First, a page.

According to an Irvine old post, when switch from 512 to 256, yes. But how the network could handle this, and other upgrades, is unknown. At least, following the github, the downgrading did not seem too complex to perform.


Wouldn’t it be far easier to just go with SHA3 512 from the beginning and forget about it? Given marketing optics alone you end up with the situation of a 256bit Safe Network, and some competitive forker’s 512bit “Safer Network”. I could be wrong but unless the devs are doing XOR addressing different than what I’m familiar with, it shouldn’t really matter for routing performance. The only concern I can think of with regard to SHA3 256 vs. SHA3 512 is software performance on mobile/Arm devices. However, there are asics now that implement all this in hardware at hyper speed. And mobiles are quite a bit faster now than ~2 years ago when the change was made. I think it is reasonable to prioritize/optimize for a hardware platform that consists of x86 desktop/laptop/server tech. I don’t see why you/we would want to reduce network capacity because of the shortcomings of a raspberry pi in 2016. Instincts tell me that network latency is going to be the biggest performance bottleneck for everyday mobile clients, not hash rate.

Thanks for the link to the github changes. Good to know when and where the change was made. Yes, seems like changes in central code were easy. However, I don’t think the same goes for a complete network upgrade in the future. Someone please point out if my apprehensions are misconceptions.


I could totally see this being a factor that competitors could pick at, its quite low hanging fruit.

Especially when NIST themselves recommend the usage of SHA3-512 I find it difficult to understand why it wouldn’t be used from the start.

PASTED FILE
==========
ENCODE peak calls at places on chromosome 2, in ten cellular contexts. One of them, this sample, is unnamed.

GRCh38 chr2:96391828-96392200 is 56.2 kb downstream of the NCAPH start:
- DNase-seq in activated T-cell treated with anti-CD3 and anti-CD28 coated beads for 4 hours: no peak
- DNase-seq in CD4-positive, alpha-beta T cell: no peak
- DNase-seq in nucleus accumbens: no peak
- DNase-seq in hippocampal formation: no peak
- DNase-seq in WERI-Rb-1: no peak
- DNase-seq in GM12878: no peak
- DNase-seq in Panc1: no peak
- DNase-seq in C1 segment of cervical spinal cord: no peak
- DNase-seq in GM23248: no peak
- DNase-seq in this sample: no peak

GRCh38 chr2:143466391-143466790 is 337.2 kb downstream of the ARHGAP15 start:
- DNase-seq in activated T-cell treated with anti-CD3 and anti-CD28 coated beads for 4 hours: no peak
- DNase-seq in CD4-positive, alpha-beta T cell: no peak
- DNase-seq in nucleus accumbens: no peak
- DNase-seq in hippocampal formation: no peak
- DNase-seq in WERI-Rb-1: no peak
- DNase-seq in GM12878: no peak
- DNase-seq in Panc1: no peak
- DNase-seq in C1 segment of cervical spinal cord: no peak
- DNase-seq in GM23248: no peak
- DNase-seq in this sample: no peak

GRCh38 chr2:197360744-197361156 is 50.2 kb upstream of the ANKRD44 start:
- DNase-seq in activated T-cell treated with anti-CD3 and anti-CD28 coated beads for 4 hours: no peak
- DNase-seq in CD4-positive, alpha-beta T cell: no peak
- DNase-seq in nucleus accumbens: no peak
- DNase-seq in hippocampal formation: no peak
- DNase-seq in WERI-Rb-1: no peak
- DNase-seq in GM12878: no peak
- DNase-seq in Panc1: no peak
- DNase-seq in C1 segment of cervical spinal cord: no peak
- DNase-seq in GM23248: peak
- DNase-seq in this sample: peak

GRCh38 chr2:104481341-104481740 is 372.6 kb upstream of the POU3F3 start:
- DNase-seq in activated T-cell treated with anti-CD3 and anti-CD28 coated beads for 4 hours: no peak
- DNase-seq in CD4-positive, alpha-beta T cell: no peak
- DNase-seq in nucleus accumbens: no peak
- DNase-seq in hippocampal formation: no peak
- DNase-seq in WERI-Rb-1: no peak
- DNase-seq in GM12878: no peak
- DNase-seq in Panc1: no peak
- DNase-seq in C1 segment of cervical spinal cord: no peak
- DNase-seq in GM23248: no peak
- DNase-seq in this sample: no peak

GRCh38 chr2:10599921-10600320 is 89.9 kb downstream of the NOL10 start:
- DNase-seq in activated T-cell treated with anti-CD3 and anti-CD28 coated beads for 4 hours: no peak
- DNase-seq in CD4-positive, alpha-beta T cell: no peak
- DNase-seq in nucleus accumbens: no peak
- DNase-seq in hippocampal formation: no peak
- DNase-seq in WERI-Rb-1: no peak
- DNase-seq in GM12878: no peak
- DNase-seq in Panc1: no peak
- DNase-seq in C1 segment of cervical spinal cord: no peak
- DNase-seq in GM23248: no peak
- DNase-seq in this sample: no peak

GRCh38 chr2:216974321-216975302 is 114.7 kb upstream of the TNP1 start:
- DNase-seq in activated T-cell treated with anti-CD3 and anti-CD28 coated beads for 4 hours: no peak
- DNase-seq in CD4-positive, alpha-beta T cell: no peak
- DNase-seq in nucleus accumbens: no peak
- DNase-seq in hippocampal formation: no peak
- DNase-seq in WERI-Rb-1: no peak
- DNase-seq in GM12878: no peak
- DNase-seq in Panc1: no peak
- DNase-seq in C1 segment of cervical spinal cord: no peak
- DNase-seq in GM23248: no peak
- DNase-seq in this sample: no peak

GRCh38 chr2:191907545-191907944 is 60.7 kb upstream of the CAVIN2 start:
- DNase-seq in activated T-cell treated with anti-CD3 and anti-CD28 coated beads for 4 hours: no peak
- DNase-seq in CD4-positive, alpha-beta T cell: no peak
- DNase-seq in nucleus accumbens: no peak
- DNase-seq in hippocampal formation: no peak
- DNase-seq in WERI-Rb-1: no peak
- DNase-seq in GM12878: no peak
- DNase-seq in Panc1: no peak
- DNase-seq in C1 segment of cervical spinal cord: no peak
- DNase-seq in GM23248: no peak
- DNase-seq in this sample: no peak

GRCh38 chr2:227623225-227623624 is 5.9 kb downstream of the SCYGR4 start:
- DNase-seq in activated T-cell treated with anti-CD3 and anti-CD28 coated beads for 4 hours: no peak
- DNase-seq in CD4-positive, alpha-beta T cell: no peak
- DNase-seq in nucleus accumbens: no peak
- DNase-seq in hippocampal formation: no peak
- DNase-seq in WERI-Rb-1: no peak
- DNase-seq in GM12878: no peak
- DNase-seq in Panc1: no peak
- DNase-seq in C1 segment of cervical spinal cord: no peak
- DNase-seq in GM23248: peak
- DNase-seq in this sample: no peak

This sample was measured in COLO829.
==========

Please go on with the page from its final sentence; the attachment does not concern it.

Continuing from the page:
Scenario A -

  1. Evil genius waits for SAFE Network to launch.
  2. Evil genius clones all code from MaidSafe repo on Github.
  3. Evil genius runs the “find/replace ::sha256 -> ::sha512” command in his/her Rust IDE of choice.
  4. Evil genius launches The SAFER Network. (Secure Access For Everyone, Really)
  5. Evil genius laughs/cackles in an evil way and asks their robot butler to warm some tomato soup with the laser cannon to celebrate.

If only I was good at “Austin Powers” memes… :grin:

Joking aside, there may have been a really good reason for the change. It would be great to get some clarification on this from the dev ( @AndreasF ? ) who actually made the changes.


Reasons right now are performance and message sizes. Prior to launch proper we will probably be using or something very similar. Some issues with old data usign old hash, but if we see the length or id bit corrosponds to 256 or 512 we then use that algorithm. Right now all that concerns us is getting to launch and these decision become very small, but important.


No disagreements since I don’t know the reasoning behind the switch. EDIT: just read @dirvine’s post